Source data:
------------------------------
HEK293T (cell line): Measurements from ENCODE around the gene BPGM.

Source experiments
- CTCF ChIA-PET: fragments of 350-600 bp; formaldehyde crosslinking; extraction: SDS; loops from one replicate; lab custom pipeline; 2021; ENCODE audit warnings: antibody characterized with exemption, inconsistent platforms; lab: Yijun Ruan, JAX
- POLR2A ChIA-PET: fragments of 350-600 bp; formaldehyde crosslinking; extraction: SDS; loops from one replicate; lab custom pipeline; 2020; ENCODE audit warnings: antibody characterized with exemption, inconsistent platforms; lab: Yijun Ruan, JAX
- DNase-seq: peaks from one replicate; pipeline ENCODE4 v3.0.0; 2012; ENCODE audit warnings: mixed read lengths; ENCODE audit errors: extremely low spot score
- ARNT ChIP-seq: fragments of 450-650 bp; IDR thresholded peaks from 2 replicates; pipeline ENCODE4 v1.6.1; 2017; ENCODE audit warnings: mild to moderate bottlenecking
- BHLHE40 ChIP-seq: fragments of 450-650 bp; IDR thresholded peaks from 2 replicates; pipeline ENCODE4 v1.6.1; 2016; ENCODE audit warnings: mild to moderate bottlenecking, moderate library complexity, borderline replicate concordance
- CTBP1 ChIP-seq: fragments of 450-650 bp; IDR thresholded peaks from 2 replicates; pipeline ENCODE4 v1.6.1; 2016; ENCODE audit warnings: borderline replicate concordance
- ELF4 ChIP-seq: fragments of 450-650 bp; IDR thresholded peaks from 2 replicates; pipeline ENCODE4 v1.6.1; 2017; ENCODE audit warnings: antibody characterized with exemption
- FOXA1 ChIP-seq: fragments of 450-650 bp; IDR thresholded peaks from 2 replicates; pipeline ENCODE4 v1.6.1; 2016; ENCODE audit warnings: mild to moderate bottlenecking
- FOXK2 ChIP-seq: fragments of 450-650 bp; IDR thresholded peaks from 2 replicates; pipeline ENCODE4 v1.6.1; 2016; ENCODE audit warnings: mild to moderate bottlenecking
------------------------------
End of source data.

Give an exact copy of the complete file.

HEK293T (cell line): Measurements from ENCODE around the gene BPGM.

Source experiments
- CTCF ChIA-PET: fragments of 350-600 bp; formaldehyde crosslinking; extraction: SDS; loops from one replicate; lab custom pipeline; 2021; ENCODE audit warnings: antibody characterized with exemption, inconsistent platforms; lab: Yijun Ruan, JAX
- POLR2A ChIA-PET: fragments of 350-600 bp; formaldehyde crosslinking; extraction: SDS; loops from one replicate; lab custom pipeline; 2020; ENCODE audit warnings: antibody characterized with exemption, inconsistent platforms; lab: Yijun Ruan, JAX
- DNase-seq: peaks from one replicate; pipeline ENCODE4 v3.0.0; 2012; ENCODE audit warnings: mixed read lengths; ENCODE audit errors: extremely low spot score
- ARNT ChIP-seq: fragments of 450-650 bp; IDR thresholded peaks from 2 replicates; pipeline ENCODE4 v1.6.1; 2017; ENCODE audit warnings: mild to moderate bottlenecking
- BHLHE40 ChIP-seq: fragments of 450-650 bp; IDR thresholded peaks from 2 replicates; pipeline ENCODE4 v1.6.1; 2016; ENCODE audit warnings: mild to moderate bottlenecking, moderate library complexity, borderline replicate concordance
- CTBP1 ChIP-seq: fragments of 450-650 bp; IDR thresholded peaks from 2 replicates; pipeline ENCODE4 v1.6.1; 2016; ENCODE audit warnings: borderline replicate concordance
- ELF4 ChIP-seq: fragments of 450-650 bp; IDR thresholded peaks from 2 replicates; pipeline ENCODE4 v1.6.1; 2017; ENCODE audit warnings: antibody characterized with exemption
- FOXA1 ChIP-seq: fragments of 450-650 bp; IDR thresholded peaks from 2 replicates; pipeline ENCODE4 v1.6.1; 2016; ENCODE audit warnings: mild to moderate bottlenecking
- FOXK2 ChIP-seq: fragments of 450-650 bp; IDR thresholded peaks from 2 replicates; pipeline ENCODE4 v1.6.1; 2016; ENCODE audit warnings: mild to moderate bottlenecking